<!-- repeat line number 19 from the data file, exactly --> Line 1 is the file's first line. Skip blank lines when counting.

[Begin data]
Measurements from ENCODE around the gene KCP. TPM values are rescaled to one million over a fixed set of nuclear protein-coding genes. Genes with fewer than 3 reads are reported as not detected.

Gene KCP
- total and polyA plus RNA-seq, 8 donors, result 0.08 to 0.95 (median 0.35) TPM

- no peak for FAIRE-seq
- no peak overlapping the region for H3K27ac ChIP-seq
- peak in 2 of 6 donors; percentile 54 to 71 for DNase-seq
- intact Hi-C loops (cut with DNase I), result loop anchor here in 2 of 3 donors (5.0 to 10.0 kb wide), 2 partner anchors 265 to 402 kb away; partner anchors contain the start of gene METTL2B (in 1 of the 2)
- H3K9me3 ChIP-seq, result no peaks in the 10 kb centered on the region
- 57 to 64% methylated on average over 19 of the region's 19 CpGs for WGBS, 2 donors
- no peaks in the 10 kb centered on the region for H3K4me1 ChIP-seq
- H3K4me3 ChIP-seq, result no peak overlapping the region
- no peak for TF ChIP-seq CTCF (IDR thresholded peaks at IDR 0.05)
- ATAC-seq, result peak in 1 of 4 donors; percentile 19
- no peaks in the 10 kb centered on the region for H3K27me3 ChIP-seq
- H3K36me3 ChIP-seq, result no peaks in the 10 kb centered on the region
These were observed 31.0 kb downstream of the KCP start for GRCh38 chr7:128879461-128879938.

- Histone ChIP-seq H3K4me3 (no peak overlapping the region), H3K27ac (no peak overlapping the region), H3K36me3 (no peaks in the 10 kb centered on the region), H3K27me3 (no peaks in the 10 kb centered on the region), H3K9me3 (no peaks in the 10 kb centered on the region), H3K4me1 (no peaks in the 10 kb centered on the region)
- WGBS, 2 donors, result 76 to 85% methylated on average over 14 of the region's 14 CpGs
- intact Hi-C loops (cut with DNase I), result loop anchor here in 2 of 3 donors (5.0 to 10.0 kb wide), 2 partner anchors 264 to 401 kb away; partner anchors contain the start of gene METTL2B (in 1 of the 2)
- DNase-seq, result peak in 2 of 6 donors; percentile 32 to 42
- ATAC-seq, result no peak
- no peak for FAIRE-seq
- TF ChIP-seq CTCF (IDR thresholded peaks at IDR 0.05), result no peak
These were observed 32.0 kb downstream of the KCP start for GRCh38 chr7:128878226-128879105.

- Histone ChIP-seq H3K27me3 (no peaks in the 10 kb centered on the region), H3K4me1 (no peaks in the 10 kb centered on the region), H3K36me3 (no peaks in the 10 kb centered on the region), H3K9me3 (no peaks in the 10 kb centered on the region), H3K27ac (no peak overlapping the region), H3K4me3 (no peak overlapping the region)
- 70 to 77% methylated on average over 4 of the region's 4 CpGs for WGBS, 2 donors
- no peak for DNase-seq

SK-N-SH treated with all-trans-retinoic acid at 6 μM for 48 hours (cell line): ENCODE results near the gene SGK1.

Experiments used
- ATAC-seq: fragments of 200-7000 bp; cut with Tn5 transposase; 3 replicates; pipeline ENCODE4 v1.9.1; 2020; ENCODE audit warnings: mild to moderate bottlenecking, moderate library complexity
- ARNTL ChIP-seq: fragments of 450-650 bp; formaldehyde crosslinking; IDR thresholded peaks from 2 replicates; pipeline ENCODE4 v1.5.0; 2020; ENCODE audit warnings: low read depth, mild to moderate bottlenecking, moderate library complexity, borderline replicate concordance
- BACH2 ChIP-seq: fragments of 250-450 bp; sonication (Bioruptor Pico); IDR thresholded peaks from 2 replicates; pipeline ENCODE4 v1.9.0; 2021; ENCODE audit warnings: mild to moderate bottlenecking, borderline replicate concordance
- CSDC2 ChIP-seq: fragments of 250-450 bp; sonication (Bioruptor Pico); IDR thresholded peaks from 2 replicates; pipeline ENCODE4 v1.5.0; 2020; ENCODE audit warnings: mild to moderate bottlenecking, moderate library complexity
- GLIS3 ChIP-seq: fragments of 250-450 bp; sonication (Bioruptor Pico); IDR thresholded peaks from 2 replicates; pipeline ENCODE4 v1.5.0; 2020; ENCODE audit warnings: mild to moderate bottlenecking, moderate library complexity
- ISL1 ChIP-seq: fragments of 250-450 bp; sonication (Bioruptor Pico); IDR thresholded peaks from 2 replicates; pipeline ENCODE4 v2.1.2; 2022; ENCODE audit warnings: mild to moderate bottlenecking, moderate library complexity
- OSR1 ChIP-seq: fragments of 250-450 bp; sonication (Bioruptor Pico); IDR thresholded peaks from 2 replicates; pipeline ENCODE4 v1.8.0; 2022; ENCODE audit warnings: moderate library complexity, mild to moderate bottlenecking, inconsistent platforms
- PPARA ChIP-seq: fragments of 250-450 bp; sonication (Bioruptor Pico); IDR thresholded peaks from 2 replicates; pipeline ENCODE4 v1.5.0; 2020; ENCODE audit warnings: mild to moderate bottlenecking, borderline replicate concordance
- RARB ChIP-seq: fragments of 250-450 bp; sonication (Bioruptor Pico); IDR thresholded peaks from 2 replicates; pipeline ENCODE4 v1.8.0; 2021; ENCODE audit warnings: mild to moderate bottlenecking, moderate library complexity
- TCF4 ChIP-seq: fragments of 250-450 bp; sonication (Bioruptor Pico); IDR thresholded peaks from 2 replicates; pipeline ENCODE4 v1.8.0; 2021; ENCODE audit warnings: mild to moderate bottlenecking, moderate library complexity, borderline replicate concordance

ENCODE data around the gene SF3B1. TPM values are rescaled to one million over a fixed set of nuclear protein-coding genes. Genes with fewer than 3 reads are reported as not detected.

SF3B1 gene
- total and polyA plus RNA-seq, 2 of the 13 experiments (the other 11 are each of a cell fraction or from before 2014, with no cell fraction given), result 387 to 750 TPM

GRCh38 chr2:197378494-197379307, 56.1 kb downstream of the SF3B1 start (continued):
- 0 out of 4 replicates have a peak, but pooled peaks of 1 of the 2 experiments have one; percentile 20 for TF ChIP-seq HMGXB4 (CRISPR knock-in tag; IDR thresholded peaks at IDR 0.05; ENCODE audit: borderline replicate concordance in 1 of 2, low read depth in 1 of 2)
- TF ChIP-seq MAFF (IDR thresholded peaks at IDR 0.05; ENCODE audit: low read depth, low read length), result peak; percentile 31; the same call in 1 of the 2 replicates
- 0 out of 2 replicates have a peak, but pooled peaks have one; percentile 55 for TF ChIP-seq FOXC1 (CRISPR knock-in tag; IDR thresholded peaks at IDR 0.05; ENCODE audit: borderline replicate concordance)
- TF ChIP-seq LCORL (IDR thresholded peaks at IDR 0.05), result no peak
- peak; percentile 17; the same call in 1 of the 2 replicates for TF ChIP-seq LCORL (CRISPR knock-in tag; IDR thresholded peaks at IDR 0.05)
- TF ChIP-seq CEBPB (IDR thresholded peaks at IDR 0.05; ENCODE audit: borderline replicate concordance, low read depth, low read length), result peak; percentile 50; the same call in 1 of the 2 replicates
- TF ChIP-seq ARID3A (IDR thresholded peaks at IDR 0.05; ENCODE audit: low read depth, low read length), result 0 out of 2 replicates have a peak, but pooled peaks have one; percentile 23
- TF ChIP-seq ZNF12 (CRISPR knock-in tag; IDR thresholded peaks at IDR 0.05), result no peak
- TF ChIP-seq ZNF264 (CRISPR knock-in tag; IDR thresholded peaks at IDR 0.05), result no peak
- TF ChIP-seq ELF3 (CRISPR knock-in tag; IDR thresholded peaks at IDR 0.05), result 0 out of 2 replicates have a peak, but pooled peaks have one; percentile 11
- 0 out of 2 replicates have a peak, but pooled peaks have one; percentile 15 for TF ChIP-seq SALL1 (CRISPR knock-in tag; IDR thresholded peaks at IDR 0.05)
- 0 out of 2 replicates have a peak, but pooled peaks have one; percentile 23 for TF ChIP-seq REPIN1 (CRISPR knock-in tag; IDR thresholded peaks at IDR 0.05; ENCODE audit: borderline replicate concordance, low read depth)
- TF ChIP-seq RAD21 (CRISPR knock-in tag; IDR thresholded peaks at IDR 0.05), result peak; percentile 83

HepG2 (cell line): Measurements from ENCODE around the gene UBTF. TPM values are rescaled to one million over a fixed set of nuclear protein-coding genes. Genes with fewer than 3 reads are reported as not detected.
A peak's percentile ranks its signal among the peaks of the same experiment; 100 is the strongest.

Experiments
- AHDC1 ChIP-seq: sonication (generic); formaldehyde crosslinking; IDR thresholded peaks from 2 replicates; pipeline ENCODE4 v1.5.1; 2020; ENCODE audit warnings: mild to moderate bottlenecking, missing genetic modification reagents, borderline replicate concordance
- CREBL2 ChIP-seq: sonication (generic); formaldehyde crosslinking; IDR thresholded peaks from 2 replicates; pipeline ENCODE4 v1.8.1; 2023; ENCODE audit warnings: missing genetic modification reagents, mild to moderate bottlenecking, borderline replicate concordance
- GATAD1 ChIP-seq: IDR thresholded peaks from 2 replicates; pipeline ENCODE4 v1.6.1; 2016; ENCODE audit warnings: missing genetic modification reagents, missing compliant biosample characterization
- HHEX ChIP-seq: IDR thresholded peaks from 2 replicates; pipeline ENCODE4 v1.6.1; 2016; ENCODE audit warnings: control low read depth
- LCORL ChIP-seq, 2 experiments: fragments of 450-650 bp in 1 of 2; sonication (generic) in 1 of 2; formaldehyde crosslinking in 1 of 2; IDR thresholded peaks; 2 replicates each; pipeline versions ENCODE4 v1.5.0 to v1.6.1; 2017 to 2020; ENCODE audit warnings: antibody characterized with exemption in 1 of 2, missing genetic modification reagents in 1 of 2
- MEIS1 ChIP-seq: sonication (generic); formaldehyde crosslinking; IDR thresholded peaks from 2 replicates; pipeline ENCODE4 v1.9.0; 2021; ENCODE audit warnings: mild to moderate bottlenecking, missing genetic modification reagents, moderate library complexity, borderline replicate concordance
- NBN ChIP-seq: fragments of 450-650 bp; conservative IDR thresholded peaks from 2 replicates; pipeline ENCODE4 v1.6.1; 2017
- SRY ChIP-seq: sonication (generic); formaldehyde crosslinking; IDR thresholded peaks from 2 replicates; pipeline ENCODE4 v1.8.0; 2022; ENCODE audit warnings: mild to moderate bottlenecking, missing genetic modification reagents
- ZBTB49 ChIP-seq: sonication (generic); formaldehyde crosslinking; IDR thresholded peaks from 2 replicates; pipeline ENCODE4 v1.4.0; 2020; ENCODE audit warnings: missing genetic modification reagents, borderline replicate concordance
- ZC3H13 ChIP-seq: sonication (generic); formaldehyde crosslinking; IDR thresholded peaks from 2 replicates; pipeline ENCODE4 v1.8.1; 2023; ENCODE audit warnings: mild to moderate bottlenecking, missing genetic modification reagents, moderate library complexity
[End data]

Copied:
- intact Hi-C loops (cut with DNase I), result loop anchor here in 2 of 3 donors (5.0 to 10.0 kb wide), 2 partner anchors 264 to 401 kb away; partner anchors contain the start of gene METTL2B (in 1 of the 2)